Classic Cocktails and Classical Music: Cesar Franck

I have a corner in my home office where I store "joyless" LPs. These are recordings that have come into my possession in a variety of ways, but didn't give me joy upon a first listen. That is my new standard for determining if I keep something: Does it give me joy? If it doesn't, it's gone. These records wait here in limbo until I gather the courage, or have the house to myself to listen to questionable music. One of these records is a Philip Glass (for which I know not if I will ever have the courage to play a second time). When I brought it home, I proclaimed that I had turned over a new leaf and would give Mr. Glass one last try. Tamara said, "Oh, no. Don't play that thing while I'm around. I can't stand Glass." Other humdingers include: Glinka, Engelbert Humperdinck, and Duane Eddy with Silky Strings. (If you only have time to follow only one of those links, click on Humperdinck... Yowza! Check that helmet hair and the Dean Martin intro is pretty funny.)

portrait of Cesar Franck by David Borden, (c) 2015
Cesar Franck (1822-1890)
A Cesar Franck LP came to me as a gift recently, so I pulled the other Franck LPs out of the "joyless" corner. I decided to give them one more chance. I was heartened to see that Frank was an aficionado of  manly mutton chops... a very good sign that a joyful experience awaited.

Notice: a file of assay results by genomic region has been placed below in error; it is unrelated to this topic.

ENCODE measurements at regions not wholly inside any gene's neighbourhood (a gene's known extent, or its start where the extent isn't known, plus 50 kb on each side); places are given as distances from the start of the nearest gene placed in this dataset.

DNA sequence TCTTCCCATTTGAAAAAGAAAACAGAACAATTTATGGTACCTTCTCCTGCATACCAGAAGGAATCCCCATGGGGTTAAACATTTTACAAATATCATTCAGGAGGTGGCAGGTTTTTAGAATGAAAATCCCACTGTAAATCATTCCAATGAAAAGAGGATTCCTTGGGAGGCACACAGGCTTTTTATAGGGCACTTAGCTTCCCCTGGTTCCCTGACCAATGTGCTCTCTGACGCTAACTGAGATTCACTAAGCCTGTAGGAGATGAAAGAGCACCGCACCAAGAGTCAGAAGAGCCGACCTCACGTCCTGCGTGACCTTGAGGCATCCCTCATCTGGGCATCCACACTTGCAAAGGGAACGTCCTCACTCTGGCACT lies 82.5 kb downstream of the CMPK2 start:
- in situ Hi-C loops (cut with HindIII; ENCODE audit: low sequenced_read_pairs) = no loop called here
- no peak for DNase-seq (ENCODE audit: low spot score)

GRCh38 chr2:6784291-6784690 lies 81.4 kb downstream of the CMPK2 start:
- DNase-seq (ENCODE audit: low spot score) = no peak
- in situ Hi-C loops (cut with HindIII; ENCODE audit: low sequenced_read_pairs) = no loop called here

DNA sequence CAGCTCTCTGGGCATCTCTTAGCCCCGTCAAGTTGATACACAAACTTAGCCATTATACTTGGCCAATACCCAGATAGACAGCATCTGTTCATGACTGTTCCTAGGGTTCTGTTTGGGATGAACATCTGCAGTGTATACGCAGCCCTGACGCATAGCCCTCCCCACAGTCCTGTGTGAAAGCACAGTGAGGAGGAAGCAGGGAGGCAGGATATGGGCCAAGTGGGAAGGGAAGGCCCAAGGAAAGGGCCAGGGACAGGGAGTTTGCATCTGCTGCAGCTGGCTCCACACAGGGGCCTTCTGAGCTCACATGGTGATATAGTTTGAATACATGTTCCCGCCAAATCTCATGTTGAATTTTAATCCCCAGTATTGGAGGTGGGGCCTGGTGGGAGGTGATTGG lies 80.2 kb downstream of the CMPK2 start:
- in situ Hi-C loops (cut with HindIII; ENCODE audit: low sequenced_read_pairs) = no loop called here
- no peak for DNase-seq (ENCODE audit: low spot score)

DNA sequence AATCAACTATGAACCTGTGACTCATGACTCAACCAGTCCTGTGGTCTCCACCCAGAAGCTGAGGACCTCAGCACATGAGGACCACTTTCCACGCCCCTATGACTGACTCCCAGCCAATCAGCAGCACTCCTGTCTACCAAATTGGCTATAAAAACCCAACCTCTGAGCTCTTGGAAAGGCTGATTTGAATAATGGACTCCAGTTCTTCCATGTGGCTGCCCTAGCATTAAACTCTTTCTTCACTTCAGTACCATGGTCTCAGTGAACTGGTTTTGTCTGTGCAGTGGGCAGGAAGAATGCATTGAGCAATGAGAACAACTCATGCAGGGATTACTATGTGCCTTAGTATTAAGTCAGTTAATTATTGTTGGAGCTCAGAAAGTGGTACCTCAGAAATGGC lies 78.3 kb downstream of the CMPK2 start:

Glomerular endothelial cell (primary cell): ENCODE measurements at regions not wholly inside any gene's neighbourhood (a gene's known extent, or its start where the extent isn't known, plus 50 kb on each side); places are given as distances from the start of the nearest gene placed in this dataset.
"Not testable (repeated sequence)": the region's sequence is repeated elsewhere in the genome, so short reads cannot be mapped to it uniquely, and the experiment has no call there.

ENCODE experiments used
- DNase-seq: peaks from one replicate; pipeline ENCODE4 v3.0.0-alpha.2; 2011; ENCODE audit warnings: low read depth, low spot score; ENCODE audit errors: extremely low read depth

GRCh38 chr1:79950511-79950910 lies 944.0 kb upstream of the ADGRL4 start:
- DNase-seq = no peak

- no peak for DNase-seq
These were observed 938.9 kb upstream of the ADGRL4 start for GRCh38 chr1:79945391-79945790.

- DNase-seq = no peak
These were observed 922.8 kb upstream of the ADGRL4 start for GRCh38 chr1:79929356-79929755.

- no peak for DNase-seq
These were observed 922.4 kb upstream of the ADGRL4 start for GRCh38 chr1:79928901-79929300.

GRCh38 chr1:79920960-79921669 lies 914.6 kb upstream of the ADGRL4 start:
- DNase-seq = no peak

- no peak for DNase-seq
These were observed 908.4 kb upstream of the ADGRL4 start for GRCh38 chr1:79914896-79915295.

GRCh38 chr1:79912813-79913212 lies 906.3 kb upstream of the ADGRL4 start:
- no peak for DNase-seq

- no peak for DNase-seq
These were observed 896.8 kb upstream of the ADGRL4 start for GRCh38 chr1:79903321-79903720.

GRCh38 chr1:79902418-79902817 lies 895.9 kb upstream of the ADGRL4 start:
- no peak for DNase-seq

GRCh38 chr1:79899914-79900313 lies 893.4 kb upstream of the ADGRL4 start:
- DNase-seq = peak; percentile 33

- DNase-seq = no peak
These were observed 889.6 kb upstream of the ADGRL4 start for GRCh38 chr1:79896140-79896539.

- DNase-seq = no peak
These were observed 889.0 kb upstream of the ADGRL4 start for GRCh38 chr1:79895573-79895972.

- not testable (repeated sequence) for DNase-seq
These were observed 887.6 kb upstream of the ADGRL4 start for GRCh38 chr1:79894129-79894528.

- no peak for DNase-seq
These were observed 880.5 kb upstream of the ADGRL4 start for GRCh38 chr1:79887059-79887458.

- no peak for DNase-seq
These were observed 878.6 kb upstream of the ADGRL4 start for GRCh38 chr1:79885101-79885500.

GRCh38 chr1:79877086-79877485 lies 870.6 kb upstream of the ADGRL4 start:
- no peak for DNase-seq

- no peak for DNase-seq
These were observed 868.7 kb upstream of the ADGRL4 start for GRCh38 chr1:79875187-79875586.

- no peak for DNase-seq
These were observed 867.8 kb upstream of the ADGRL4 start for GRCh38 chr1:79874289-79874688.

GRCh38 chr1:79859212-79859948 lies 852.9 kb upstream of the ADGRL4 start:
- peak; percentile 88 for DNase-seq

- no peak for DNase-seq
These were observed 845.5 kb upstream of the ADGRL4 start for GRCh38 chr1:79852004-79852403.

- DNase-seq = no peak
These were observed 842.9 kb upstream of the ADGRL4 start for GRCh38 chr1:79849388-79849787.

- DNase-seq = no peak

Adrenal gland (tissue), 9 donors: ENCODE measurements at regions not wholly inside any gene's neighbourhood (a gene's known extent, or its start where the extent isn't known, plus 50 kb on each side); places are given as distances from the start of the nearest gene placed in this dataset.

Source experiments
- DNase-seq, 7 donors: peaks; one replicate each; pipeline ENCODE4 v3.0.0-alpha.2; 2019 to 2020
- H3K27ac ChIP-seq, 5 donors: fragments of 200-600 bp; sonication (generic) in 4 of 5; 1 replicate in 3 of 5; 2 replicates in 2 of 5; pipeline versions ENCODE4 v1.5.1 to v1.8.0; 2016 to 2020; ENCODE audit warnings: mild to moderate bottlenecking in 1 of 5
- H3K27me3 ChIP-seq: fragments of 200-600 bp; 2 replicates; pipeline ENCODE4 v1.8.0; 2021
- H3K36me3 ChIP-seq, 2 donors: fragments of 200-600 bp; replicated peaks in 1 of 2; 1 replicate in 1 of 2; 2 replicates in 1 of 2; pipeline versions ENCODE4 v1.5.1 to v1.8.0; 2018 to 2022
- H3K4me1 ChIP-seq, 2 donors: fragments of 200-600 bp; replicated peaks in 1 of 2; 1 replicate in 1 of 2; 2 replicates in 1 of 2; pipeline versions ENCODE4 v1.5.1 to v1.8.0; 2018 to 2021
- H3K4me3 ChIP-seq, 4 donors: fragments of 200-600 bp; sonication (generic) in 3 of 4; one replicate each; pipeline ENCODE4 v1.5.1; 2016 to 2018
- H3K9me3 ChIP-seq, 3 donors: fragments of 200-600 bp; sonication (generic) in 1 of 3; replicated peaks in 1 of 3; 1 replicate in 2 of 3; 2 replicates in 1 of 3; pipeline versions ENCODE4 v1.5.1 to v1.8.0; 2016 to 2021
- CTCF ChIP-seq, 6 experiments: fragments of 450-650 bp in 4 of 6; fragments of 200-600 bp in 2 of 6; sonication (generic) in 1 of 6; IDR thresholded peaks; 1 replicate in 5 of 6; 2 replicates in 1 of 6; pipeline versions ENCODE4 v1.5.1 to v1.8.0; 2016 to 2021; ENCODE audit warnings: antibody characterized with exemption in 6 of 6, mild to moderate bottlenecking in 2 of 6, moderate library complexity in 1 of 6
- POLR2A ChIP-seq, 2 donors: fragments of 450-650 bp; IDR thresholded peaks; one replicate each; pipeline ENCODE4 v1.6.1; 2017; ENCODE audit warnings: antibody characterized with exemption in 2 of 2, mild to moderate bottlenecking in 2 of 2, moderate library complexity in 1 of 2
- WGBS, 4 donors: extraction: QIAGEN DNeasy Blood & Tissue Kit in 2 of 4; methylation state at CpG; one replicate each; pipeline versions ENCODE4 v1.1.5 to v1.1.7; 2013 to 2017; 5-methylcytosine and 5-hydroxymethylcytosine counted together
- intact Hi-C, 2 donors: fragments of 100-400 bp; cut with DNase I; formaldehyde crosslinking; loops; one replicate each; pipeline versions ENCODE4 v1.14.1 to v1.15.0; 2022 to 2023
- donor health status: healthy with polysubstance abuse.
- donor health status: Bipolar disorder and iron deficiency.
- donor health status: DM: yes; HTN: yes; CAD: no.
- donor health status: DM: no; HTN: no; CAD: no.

Nevertheless, I played a scratchy record of sonatas and proceeded to multi-task my morning, only lending a casual ear to the music. After a few minutes I found myself standing at the turntable reading the back cover of the cardboard LP jacket. (link to Frank's Sonata for Violin and Piano in A Maj). If you give it a listen, you will see how it drew my in.

Ah, joyful.

 After the record finished, I slid my three Franck LPs into the shelf next to Sibelius and Grieg. Nice work for a fellow who didn't hit his stride until late in life. He only published one symphony, one quartet, one violin and piano sonata, and one quintet.

Franck's life ended with an unfortunate mishap. Apparently, he was daydreaming, perhaps of writing a second symphony, a second sonata, or a second quartet or quintet, when he was struck by a bus in 1890.
drawing of Cesar Franck stepping in front of a bus while thinking of writing a second piece of music.
"Eureka! It will be a masterpiece, my second--"

I celebrated my rediscovery of Franck with a cocktail.

My Recipe for a 7th Heaven:

2 oz. Gin
.5 oz. Cherry liquor
.5 oz. freshly squeezed grapefruit juice

Shake the ingredients with cracked ice. Strain and pour into a martini glasses. Garnish with a fresh sprig of mint.

Cheers!

#Franck #bus #cocktailrecipe #cocktail #gin #cherryliquor #grapefruit #EngelbertHumperdinck


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